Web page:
As the Supreme Court has often noted, the two religious clauses in the First Amendment -- the right to free exercise of religion and the command that the state not "establish" or prefer a religion -- often collide. As when a Sabbath-observing Jewish public school student asks that his high school graduation not be held on Saturday. Almost invariably, the school board respectfully but firmly declines to move the date, for such an action would entangle the state with a particular religion.
For the first time, a federal district court has held that it is indeed a violation of the free exercise of religion to refuse to accommodate a Jewish student whose religion mandates that on Saturdays he not attend social events, play any sports, play music, write, turn the electricity on and off or attend a graduation exercise, thereby breaking "the spirit of the Sabbath."
The student in question, 17-year-old David Smith, will be graduated in June 1988 from North Babylon Senior High School on Long Island. The board of education claims that moving the date for Smith "would open the floodgates and interminably entangle the board of education and the courts into determining whether any date could be religiously convenient to all of its students."
Moreover, the school board, taking on the role of a "Bet Din" (a Jewish religious law court), claims to have caught young David in an inconsistency that torpedoes his case. The boy admits to reading his homework assignments on Saturdays, though without the aid of electric light. Those books are secular volumes, and so David himself has violated the Sabbath, says the board.
In his court papers, David -- through his American Jewish Congress attorneys -- points out that he has a resident expert in Jewish law, his father, a rabbi. And he cites other authorities to affirm his right to read books of science and other secular subjects without thereby breaking the law of the Sabbath.
Anyway, federal Judge Jacob Mishler reminded the school board that, as the Supreme Court has emphasized, "religious beliefs need not be acceptable, logical, consistent or comprehensible to others in order to merit First Amendment protection."
Another school board argument was that Saturdays are chosen for "administrative con-venience." For example, fewer teachers would volunteer to help with graduation if it were moved to Sunday. Aside from William O. Douglas' point that "administrative convenience" is of much lesser weight than the Bill of Rights, the fact is that from 1962 to 1971, graduation exer-cises at that school were held on Sunday afternoon. And currently, of 25 public school districts neighboring the North Babylon Union Free School District, 19 hold graduation on Sundays. Those districts do not appear to be experiencing any notable administrative inconvenience.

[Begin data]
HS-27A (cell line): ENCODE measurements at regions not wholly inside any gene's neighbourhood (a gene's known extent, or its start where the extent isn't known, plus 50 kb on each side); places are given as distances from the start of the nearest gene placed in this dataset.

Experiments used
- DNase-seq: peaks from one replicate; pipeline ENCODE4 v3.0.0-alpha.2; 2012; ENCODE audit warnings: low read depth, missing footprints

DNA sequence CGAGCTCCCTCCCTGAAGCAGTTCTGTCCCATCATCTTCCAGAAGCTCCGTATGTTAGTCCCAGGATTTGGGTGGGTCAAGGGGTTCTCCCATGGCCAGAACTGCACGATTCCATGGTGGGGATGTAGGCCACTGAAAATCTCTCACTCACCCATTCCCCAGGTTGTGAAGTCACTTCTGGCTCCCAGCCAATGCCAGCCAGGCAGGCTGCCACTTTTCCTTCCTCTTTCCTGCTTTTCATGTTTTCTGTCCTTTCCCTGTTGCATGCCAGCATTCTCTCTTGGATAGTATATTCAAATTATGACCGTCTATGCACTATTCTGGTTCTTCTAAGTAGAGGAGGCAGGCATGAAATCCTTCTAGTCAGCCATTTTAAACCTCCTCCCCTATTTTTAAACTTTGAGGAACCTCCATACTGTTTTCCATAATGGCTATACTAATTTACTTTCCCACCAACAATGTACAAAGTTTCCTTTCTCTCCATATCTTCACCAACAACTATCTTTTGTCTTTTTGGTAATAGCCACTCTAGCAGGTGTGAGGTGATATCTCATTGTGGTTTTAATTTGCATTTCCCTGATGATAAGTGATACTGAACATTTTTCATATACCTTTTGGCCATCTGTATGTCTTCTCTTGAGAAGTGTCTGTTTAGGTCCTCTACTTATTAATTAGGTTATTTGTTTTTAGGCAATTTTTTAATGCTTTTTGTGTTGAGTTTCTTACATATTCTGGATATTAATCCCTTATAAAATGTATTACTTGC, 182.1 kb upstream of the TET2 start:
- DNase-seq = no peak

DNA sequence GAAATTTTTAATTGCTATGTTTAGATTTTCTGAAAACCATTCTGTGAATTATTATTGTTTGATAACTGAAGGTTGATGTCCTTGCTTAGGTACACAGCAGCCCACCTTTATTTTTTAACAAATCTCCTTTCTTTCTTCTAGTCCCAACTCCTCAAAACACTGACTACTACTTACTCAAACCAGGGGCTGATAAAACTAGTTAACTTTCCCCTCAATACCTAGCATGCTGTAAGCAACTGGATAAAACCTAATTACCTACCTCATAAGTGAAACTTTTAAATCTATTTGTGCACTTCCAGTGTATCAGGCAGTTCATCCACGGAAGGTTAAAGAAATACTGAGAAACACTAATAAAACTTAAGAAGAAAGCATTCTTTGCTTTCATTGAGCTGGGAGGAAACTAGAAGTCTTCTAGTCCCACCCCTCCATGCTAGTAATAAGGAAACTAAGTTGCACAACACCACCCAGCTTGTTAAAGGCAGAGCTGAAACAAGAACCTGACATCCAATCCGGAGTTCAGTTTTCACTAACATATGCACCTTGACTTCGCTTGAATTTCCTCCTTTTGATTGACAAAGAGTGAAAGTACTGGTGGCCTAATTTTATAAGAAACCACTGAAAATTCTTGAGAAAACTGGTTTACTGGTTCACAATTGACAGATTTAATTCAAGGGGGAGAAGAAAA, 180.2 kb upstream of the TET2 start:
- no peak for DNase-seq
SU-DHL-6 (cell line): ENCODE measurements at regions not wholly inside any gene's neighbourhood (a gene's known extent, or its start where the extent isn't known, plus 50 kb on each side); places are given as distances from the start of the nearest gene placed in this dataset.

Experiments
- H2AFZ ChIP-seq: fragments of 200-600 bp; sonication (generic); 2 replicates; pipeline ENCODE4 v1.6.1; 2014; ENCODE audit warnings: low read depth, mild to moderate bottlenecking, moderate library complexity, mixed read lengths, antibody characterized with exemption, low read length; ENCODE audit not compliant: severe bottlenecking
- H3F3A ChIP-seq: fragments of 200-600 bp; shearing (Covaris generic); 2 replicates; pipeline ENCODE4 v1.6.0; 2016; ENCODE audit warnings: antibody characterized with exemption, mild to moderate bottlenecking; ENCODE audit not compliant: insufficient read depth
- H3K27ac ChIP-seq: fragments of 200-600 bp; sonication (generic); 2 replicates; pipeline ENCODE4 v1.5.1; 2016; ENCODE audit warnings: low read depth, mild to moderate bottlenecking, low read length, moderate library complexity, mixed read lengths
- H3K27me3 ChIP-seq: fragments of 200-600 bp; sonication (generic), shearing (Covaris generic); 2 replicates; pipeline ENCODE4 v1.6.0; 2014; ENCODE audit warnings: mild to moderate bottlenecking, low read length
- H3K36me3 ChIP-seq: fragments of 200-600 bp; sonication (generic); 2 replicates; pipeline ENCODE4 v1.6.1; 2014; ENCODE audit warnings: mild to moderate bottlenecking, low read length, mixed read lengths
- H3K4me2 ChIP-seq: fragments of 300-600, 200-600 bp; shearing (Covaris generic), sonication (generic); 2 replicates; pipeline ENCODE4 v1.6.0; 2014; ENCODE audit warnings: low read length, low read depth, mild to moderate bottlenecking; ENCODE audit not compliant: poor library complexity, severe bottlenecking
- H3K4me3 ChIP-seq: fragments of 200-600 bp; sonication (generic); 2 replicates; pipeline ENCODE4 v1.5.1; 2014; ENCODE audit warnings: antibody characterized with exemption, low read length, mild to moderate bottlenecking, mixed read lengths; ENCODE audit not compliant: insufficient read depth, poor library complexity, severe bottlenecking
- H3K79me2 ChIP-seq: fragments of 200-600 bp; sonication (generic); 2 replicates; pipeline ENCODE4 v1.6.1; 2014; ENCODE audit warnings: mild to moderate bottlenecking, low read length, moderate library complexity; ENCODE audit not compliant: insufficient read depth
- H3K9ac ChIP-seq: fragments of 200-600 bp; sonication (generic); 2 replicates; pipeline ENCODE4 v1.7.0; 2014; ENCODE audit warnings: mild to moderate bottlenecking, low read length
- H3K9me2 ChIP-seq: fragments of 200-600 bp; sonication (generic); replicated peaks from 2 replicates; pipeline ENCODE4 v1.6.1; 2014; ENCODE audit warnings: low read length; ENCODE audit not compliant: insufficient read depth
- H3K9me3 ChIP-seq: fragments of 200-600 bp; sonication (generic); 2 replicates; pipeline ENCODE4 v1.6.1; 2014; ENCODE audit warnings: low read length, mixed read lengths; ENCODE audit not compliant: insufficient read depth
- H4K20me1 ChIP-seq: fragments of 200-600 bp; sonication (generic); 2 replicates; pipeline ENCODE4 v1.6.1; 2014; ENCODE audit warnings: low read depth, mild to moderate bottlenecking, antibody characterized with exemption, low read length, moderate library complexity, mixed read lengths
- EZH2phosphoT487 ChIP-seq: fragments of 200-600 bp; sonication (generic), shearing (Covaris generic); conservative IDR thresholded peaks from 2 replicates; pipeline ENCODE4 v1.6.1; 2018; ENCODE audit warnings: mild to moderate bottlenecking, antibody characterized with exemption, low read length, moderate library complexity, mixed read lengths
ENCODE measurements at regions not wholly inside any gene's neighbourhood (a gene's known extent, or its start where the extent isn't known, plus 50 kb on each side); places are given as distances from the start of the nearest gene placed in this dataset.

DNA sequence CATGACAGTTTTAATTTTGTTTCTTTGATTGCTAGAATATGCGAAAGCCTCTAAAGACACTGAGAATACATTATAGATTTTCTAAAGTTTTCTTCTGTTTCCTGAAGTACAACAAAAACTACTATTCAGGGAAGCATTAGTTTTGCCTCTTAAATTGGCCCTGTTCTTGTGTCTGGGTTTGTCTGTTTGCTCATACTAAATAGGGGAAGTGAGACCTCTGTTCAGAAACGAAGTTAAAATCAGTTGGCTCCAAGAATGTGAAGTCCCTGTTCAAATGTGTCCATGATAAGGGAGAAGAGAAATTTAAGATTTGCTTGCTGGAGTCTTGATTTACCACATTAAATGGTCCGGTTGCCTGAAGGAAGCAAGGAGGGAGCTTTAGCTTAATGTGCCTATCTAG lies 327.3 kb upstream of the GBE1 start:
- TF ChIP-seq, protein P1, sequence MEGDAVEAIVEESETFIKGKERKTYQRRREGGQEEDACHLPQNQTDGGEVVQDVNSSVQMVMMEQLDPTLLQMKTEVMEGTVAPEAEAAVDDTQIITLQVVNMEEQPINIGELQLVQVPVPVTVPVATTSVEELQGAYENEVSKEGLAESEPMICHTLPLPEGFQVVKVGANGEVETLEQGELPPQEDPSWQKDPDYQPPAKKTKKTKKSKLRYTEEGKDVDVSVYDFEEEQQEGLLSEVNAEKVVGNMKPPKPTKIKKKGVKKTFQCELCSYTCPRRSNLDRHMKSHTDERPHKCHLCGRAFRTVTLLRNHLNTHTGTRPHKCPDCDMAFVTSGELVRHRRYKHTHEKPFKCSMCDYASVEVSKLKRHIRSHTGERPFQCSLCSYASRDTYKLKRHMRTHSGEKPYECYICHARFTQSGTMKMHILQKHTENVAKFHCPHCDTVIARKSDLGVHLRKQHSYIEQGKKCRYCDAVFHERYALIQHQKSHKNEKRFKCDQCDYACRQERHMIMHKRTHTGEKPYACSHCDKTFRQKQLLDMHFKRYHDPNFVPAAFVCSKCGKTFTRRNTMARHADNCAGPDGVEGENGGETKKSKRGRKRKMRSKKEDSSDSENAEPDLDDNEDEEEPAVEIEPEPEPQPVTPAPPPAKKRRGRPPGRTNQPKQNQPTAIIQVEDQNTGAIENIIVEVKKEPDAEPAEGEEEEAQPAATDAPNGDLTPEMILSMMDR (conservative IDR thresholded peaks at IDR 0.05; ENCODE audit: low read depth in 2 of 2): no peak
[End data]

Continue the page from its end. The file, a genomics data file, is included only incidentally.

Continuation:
Mishler ruled, moreover, that although David could get his diploma without attending the exercises, they are an important state benefit, and holding them on a Saturday places "substantial pressure" on David "to modify his behavior and to violate his beliefs" to secure that benefit. Only a compelling state interest would justify such infringement of his First Amendment rights.
There certainly is a compelling state interest, said the school board. If the day is moved to Sunday, other students might interpret the change as showing the board's preference for David's religion. Accordingly, the board would be guilty of undermining the Establishment Clause.
Mishler responded by emphasizing that moving the date would merely show that the school board was being neutral in the face of religious differences. After all, he might have added, continuing to hold the exercises on Saturdays only could be interpreted by Orthodox Jewish public school students as government hostility toward the Jewish religion.
What about the school board's fear that the floodgates will be opened? It is a possibility. If Mishler is upheld -- his summary judgment is being appealed -- the result will apply to any student in any year who gives sufficient advance notice that the graduation day interferes with his or her Sabbath. (The "Sabbath" does not have to be a Saturday.)
Nonetheless, Mishler declared "the fear of 'running afoul of the Establishment Clause' cannot be allowed to prevent granting protection to an adherent whose free exercise rights are threatened."
Constitutional rights cannot be denied on the basis of what may happen sometime in the future. And even then, as Mishler says in his last footnote: "If it should be shown that the religious beliefs of another individual or group would be infringed by a graduation held on another selected day, this, too, may impose an unconstitutional burden on the free exercise of religion." Pluralism can sometimes be inconvenient, but the alternative is stifling.